• When you start, try your first query by putting a keyword in the Media Cloud textbox within NewsFrames.
    • Click the link to connect directly to the MediaCloud search on their website. After you run a search and get the results you want to be working with, make sure to save those queries at the right side of the NewsFrames screen, in the MediaCloud section. After that, you will be able to access results of your search through the NewsFrames dashboard. (see how to save queries here)
  3. Work more with the Media Cloud queries.
    • Define 1 word (it should most probably be your key word) or 2-3 words separated by the ‘AND’ operator
      Media Cloud query

      Screenshot of a query for “Patrimoine” and “Culture” in France in a one month time-span

      Results of query

      Screenshot of the Results of the above Media Cloud query (View larger image)

    • Choose one or more media collections from Media Cloud. The easiest way to do this is to type a keyword in the search box, e.g. “France”, and select the relevant collection or collections. Possibly, add a query on Global Voices collection for comparison (note that GV collection may not be relevant if you are investigating only mass media outlets, as it contains a lot of blogs, NGOs’ websites etc.).
    • Choose the interval of dates – try choosing different time periods (1, 3, 6, 12 months…) to see what changes over the time before choosing the one you'll focus on!
    • Save the queries at the NewsFrames dashboard to be retained, in order to “secure” or “stabilize” them (more help on saving here).
    • Use the Download CSV options to get spreadsheets (optionally transform them into Excel files) to see all the articles, sort them, see the word counts, draw graphs…

    Hints for Analyzing the Word Clouds

    • Pick relevant keywords or ones that repeat a lot!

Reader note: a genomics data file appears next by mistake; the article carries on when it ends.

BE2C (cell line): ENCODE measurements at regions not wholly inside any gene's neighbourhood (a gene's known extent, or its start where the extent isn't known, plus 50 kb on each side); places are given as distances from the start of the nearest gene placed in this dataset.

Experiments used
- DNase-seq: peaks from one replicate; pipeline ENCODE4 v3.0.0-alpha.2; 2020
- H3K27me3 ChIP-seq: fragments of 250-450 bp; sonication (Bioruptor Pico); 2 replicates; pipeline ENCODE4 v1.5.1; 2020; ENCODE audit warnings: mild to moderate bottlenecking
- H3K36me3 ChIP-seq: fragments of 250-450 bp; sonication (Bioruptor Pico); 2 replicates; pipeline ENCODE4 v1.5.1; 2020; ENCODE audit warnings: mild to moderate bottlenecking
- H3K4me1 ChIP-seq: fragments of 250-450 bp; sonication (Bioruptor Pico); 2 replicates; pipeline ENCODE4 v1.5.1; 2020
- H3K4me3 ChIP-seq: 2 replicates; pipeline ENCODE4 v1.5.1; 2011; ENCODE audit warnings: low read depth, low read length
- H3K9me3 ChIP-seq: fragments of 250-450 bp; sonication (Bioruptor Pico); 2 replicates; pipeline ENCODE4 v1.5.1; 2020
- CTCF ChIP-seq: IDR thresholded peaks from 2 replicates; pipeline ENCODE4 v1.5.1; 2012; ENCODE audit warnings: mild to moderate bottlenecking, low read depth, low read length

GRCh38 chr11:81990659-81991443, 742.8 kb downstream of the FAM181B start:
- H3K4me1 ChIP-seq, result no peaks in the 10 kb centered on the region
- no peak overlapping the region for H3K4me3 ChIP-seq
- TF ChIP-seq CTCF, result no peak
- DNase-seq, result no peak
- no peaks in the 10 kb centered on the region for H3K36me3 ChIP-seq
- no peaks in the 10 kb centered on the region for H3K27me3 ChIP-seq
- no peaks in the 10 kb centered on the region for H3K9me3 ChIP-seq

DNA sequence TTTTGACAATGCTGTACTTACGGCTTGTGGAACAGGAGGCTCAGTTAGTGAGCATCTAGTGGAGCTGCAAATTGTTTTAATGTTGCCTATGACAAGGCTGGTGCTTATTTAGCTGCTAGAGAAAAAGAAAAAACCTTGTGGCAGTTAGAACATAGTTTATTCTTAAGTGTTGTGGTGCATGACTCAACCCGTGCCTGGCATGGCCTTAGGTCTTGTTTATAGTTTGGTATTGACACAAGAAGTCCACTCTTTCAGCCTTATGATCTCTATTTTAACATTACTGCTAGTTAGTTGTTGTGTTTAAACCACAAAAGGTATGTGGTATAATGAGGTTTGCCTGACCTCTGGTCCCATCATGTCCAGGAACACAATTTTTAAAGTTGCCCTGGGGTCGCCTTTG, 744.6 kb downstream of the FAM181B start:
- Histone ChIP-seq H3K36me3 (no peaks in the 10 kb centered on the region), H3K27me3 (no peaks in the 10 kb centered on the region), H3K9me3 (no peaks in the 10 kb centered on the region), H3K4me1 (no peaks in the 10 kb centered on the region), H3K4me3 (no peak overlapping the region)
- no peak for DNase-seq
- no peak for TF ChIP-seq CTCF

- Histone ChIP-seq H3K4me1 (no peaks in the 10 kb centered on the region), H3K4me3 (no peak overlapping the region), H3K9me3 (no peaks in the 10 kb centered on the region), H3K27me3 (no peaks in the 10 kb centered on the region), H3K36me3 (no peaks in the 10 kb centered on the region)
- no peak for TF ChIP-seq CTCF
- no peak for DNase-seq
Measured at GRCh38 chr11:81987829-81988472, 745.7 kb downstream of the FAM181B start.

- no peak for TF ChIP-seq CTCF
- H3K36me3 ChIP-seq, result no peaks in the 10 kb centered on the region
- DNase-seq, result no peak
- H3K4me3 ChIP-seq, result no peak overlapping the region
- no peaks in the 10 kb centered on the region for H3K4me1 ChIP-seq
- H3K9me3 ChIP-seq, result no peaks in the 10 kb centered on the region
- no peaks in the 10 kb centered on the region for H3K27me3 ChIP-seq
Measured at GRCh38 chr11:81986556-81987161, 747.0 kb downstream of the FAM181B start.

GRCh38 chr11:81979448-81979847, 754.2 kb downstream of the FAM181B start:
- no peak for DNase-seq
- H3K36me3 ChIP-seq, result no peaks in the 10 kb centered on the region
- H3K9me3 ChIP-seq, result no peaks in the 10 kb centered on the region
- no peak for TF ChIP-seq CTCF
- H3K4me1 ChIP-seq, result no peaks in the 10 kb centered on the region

• Pick words that STAND OUT + and explore words that can be merged in one topic as one.
    • If you don't understand what those words are doing there – go for them
    • Be accurate when analysing individual words with 2 or more meanings
    • Try to address your own biases, motivations, and limitations as you explore this story.
    • Note that if you click on any word in a tag cloud, you get a list of all posts found that contain that word to browse through them.
  4. Draft the Post.
    IMPORTANT: if you’re not sure about something at any point, don’t hesitate to contact your NewsFrames lead.

    • For each keyword that you choose to cover in the post, pick an article or two to illustrate with a title and an excerpt sentence.
    • Have a conversation with your NewsFrames contact on the above choices.
    • Write out a plan, write the post, either in the NewsFrames space or in WordPress, add quotes from relevant articles.
    • Pick a photo for the top of the article (public domain or CC licensed). The insertion of the cloud of highlighted terms is done by Connie, but she may need your help.
    • Add this text in the Tagline textbox: Reporting on framing patterns in news coverage on cultural themes, in a fun, small dose
    • Close with Global Voices stories connected with themes that you explore in the post: are there stories that challenge the framing in the media we've chosen to look at?
  5. When the article is finalized, send to the editorial team for final proofreading and green light before publishing.

3.How to Write a GV Mirror Story #